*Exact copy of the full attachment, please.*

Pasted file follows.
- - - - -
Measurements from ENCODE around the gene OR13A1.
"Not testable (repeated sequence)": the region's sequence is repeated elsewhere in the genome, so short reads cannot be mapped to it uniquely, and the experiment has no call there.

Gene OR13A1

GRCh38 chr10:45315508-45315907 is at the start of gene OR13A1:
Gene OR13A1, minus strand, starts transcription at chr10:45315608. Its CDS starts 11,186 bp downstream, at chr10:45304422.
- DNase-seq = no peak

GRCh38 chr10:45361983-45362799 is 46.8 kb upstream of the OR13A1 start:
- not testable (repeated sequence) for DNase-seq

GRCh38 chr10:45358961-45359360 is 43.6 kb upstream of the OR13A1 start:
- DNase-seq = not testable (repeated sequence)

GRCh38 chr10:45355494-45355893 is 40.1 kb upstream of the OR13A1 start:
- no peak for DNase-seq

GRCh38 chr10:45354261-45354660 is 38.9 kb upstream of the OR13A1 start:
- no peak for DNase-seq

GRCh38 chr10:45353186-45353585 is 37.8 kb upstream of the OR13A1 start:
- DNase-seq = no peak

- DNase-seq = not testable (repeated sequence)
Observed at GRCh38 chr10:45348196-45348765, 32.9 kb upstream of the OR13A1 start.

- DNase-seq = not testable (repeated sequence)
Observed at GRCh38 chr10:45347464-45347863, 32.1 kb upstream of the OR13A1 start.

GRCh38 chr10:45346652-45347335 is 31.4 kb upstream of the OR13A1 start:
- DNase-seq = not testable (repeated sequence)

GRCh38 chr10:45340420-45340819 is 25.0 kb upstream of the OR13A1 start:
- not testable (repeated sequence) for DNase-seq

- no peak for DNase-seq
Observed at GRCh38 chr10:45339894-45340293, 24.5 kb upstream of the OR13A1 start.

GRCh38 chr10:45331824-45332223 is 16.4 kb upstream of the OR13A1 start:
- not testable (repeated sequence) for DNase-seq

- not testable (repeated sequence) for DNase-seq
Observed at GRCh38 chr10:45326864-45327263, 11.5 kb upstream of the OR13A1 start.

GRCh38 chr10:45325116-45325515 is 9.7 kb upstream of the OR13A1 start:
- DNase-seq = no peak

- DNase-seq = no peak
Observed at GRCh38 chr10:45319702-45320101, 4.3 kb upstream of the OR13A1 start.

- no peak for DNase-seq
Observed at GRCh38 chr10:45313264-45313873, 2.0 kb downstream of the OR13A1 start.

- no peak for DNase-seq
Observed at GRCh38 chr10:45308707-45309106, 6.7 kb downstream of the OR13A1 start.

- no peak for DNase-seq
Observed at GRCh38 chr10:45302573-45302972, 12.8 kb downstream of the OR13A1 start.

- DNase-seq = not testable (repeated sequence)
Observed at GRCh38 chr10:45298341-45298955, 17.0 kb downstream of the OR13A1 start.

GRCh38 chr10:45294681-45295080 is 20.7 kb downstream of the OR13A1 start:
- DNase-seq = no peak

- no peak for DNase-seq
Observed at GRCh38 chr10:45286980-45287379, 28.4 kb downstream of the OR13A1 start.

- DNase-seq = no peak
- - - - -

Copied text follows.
Measurements from ENCODE around the gene OR13A1.
"Not testable (repeated sequence)": the region's sequence is repeated elsewhere in the genome, so short reads cannot be mapped to it uniquely, and the experiment has no call there.

Gene OR13A1

GRCh38 chr10:45315508-45315907 is at the start of gene OR13A1:
Gene OR13A1, minus strand, starts transcription at chr10:45315608. Its CDS starts 11,186 bp downstream, at chr10:45304422.
- DNase-seq = no peak

GRCh38 chr10:45361983-45362799 is 46.8 kb upstream of the OR13A1 start:
- not testable (repeated sequence) for DNase-seq

GRCh38 chr10:45358961-45359360 is 43.6 kb upstream of the OR13A1 start:
- DNase-seq = not testable (repeated sequence)

GRCh38 chr10:45355494-45355893 is 40.1 kb upstream of the OR13A1 start:
- no peak for DNase-seq

GRCh38 chr10:45354261-45354660 is 38.9 kb upstream of the OR13A1 start:
- no peak for DNase-seq

GRCh38 chr10:45353186-45353585 is 37.8 kb upstream of the OR13A1 start:
- DNase-seq = no peak

- DNase-seq = not testable (repeated sequence)
Observed at GRCh38 chr10:45348196-45348765, 32.9 kb upstream of the OR13A1 start.

- DNase-seq = not testable (repeated sequence)
Observed at GRCh38 chr10:45347464-45347863, 32.1 kb upstream of the OR13A1 start.

GRCh38 chr10:45346652-45347335 is 31.4 kb upstream of the OR13A1 start:
- DNase-seq = not testable (repeated sequence)

GRCh38 chr10:45340420-45340819 is 25.0 kb upstream of the OR13A1 start:
- not testable (repeated sequence) for DNase-seq

- no peak for DNase-seq
Observed at GRCh38 chr10:45339894-45340293, 24.5 kb upstream of the OR13A1 start.

GRCh38 chr10:45331824-45332223 is 16.4 kb upstream of the OR13A1 start:
- not testable (repeated sequence) for DNase-seq

- not testable (repeated sequence) for DNase-seq
Observed at GRCh38 chr10:45326864-45327263, 11.5 kb upstream of the OR13A1 start.

GRCh38 chr10:45325116-45325515 is 9.7 kb upstream of the OR13A1 start:
- DNase-seq = no peak

- DNase-seq = no peak
Observed at GRCh38 chr10:45319702-45320101, 4.3 kb upstream of the OR13A1 start.

- no peak for DNase-seq
Observed at GRCh38 chr10:45313264-45313873, 2.0 kb downstream of the OR13A1 start.

- no peak for DNase-seq
Observed at GRCh38 chr10:45308707-45309106, 6.7 kb downstream of the OR13A1 start.

- no peak for DNase-seq
Observed at GRCh38 chr10:45302573-45302972, 12.8 kb downstream of the OR13A1 start.

- DNase-seq = not testable (repeated sequence)
Observed at GRCh38 chr10:45298341-45298955, 17.0 kb downstream of the OR13A1 start.

GRCh38 chr10:45294681-45295080 is 20.7 kb downstream of the OR13A1 start:
- DNase-seq = no peak

- no peak for DNase-seq
Observed at GRCh38 chr10:45286980-45287379, 28.4 kb downstream of the OR13A1 start.

- DNase-seq = no peak